Social life in the Army

I am currently in the process in applying to be an officer in the Army and just wanted to know how much freedom you should expect to have at Sandhurst ect?

I have heard not to expect too much going out in your first term at RMAS but after that are you able to do as you please on most weekends? Would be great if any other girls could give me some info on their Sandhurst experience?



For the first 5 weeks at Sandhurst you are unlikely to be allowed out much, if at all. My memory is that I got into Camberley once when I had to go to the opticians to be sized up for army-issue spectacles and respirator specs. You then get a long-ish weekend after which it relaxes a little bit: essentially you can go out after work as long as you're back by whatever witching hour your CSM or OC nominates. Weekends are normally free after work on Saturday, but you will sometimes have to stay if you're on guard, there's a church parade or whatever.
Your social life becomes the Army...depressing but true. The next couple of paragraphs make me sound quite bitter (upon re-reading them!), but I assure you, they aren't meant to be. Some don't grasp what a massive change joining the Army can have.

In all likelihood, you'll be posted somewhere (hundreds of) miles from home, so your friends become the people you live in the mess with. This isn't all that bad. If you don't get on with them, chances are you've made the wrong choice of Regiment/Corps (see other threads about selecting your Regiment/Corps). Dinner nights, mess outings, longing for the next long weekend so you can get home to see your family without having to turn around again straight away to return to barracks. In short, the social life you know now may not be able to stay! You won't lose your friends, just see them infrequently and have loads to catch up on when you do see them (if they're at all interested in dull Army chat...).

Of course, you may be lucky (?), as with some I've known, and maintain a general proximity to your extant social circle, spending Zero time in the mess, or with your mess buddies. This can be good, but can remove the almost essential element of institutionalisation that being a mess liver in brings. The Army then becomes "just another 9-5 job", but with obvious and frequent inconveniences like exercises, op tours, working weekends etc. Most of the people I have known that got to stay local were the ones that looked to leave their military careers early - a couple have even said that they wished they had been posted away earlier, to experience more of the "proper" Army and not to be able to treat it like a normal job (rather than the cliched "vocation").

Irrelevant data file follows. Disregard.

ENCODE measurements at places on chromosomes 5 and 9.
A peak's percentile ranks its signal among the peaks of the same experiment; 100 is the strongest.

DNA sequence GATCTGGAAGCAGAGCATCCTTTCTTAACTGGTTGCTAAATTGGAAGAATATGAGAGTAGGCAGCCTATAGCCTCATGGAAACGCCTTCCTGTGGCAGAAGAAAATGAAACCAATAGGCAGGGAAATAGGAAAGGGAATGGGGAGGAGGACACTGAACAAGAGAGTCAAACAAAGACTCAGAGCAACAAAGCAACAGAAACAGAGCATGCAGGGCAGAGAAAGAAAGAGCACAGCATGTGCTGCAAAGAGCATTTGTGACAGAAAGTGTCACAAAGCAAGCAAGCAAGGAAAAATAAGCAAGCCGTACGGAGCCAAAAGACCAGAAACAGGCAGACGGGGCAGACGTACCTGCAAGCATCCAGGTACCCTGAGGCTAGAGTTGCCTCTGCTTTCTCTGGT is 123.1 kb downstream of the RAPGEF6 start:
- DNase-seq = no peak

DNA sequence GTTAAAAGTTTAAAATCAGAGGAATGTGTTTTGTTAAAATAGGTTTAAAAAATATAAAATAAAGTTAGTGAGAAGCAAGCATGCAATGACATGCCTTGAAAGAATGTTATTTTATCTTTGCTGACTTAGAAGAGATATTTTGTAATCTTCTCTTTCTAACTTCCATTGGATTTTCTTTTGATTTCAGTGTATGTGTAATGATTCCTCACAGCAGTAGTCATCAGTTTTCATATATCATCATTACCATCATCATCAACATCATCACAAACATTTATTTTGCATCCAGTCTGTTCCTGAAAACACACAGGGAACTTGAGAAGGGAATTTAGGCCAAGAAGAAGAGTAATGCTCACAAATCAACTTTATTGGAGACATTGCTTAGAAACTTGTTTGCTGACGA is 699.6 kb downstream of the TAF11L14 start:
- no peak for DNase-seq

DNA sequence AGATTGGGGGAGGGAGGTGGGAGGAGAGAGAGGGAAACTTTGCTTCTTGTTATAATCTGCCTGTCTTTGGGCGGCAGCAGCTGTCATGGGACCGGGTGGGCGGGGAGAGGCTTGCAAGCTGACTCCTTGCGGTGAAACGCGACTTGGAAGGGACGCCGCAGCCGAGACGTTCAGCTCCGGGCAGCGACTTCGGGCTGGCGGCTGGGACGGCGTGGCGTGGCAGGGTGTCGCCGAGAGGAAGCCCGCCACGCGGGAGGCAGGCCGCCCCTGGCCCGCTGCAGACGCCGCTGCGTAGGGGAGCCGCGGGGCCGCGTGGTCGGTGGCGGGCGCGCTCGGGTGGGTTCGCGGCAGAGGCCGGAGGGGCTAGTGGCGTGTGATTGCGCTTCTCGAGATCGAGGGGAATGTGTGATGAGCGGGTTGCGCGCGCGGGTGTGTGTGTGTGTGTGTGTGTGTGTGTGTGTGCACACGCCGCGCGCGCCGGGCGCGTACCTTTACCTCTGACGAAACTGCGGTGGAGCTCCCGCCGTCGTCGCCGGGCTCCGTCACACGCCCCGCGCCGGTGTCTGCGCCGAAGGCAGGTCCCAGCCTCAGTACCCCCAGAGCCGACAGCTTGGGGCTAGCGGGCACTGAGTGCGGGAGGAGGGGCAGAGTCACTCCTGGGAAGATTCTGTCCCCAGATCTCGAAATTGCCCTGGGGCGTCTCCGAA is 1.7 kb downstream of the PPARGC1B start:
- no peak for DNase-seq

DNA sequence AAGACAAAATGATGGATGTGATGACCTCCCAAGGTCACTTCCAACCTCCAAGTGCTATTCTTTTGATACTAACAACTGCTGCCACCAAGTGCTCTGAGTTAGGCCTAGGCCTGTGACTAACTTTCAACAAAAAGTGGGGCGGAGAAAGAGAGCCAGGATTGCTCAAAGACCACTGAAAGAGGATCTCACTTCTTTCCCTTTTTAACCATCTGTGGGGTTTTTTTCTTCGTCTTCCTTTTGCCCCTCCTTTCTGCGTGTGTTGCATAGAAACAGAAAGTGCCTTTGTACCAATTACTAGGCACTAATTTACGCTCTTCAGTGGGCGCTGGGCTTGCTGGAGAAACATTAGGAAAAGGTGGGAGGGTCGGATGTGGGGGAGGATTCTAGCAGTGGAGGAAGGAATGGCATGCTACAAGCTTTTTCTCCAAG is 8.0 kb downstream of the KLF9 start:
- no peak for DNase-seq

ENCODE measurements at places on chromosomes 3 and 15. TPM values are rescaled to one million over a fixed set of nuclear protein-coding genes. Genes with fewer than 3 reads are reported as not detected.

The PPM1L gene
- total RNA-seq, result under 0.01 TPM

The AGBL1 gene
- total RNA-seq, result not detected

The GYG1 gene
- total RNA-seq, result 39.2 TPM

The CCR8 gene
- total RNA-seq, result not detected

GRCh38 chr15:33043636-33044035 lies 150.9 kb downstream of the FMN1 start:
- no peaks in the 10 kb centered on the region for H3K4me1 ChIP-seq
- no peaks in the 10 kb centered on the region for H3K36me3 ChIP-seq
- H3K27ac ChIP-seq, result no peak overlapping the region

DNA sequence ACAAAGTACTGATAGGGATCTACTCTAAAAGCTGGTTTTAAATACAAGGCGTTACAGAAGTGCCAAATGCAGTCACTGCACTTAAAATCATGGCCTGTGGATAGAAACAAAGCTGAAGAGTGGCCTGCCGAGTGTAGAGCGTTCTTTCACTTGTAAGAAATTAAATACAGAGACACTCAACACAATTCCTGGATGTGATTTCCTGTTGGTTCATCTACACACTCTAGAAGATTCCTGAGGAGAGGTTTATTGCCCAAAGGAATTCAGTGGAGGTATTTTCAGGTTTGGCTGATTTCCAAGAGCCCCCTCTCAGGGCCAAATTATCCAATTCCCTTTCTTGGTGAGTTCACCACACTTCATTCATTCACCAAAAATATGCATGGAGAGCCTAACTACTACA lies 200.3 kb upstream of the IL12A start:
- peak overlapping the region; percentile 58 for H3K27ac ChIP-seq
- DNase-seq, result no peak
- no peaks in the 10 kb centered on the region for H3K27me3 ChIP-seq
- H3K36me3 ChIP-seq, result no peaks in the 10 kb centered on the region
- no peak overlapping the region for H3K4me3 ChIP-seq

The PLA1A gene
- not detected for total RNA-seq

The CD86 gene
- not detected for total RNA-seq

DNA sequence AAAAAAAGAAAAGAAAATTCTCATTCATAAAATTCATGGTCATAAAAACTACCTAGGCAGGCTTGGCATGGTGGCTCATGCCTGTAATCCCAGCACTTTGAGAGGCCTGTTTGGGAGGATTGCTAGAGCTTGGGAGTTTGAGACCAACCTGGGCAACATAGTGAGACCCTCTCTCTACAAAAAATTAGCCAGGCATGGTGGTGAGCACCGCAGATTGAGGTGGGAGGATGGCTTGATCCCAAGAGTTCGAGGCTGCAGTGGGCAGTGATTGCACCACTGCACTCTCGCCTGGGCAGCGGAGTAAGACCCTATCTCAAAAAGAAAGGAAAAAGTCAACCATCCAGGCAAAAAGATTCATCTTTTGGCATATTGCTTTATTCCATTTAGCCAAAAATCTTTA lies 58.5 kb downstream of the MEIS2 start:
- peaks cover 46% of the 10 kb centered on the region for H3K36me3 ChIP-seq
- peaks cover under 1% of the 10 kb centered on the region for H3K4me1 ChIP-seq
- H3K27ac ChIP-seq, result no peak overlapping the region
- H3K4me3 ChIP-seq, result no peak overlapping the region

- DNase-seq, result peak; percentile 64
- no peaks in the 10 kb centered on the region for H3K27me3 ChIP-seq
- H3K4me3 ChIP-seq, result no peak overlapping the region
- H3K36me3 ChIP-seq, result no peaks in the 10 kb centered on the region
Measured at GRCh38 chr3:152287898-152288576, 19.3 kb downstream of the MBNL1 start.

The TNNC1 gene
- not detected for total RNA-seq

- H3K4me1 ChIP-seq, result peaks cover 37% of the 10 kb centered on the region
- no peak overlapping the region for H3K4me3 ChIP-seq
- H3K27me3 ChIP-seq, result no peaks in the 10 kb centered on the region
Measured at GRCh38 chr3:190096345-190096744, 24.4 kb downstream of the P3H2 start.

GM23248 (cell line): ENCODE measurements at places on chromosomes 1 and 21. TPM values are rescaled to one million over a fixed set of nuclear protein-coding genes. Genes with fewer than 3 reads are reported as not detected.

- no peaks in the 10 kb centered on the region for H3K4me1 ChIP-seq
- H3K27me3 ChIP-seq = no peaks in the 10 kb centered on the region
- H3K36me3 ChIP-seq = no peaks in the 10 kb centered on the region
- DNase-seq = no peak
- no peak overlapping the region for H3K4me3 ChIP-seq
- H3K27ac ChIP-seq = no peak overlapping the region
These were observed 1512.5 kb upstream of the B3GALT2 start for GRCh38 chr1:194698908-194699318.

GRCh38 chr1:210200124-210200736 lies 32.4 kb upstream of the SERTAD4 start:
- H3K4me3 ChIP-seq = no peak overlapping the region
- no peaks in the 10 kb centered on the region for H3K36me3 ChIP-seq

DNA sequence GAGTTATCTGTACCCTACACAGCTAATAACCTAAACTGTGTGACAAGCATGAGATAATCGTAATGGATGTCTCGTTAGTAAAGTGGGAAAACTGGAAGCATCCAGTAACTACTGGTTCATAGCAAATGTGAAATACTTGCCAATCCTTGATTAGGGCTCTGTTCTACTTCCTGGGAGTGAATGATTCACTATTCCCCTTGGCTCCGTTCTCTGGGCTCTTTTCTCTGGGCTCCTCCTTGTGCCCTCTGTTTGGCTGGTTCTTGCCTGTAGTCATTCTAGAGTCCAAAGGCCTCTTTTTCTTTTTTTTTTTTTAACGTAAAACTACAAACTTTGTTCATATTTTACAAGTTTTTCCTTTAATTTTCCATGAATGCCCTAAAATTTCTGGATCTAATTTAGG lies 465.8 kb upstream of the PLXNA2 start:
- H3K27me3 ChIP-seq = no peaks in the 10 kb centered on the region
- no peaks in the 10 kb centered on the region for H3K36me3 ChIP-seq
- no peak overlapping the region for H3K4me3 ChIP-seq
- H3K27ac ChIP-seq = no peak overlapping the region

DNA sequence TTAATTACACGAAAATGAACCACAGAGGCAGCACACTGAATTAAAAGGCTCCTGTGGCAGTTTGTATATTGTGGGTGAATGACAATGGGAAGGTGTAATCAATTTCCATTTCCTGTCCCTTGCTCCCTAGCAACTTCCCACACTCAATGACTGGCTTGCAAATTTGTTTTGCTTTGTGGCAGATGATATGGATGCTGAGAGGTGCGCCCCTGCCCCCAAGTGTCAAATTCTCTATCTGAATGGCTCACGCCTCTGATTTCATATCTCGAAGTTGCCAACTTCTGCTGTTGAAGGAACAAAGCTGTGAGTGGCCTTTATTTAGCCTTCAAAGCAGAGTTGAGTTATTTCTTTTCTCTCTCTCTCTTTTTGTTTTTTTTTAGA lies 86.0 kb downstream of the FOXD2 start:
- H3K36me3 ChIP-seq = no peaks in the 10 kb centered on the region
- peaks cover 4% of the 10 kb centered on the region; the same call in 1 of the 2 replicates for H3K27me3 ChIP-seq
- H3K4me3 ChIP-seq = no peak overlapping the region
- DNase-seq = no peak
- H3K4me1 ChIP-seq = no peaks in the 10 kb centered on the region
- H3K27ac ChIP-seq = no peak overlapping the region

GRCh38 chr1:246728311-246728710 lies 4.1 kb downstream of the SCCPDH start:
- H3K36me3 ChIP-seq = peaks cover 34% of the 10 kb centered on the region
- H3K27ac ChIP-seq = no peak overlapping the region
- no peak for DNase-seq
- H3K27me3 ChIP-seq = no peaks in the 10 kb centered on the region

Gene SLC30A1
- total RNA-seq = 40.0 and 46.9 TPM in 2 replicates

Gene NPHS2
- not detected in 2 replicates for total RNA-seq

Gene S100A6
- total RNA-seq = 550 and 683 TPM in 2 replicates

I have friends who managed to stay close to their social epicentres (London of course) and actually refused postings to see more of the Army, or actively sought ones that kept them "local". At the time it seemed right for what they wanted - being close to their social lives suited them. Most left at around the 5 year point (or earlier), as they became bored with becoming part of the furniture and wished they had taken the chance to get posted away after all. A couple realised their "mistake" and attempted to get back in, one successfully, one not (it took an age).

Of course, with the return to contingency, all British Army units returning to the UK and other changes, the chances are that the Army of the next 10 years or so may not be anything like the Army I joined (god that sound trite), so maintaining your social life outside the Army may be much easier.

At RMAS, IIRC, no going out in the first 5 weeks, then a long weekend, then you can go out at weekends. You probably could go out in the week, but there is always loads to do, so I can't remember trying too that much.

I'm not suggesting that you will lose your social life, or that the Army MUST BE your social life, just that it is a massive change to lifestyle to most and another thing to consider.

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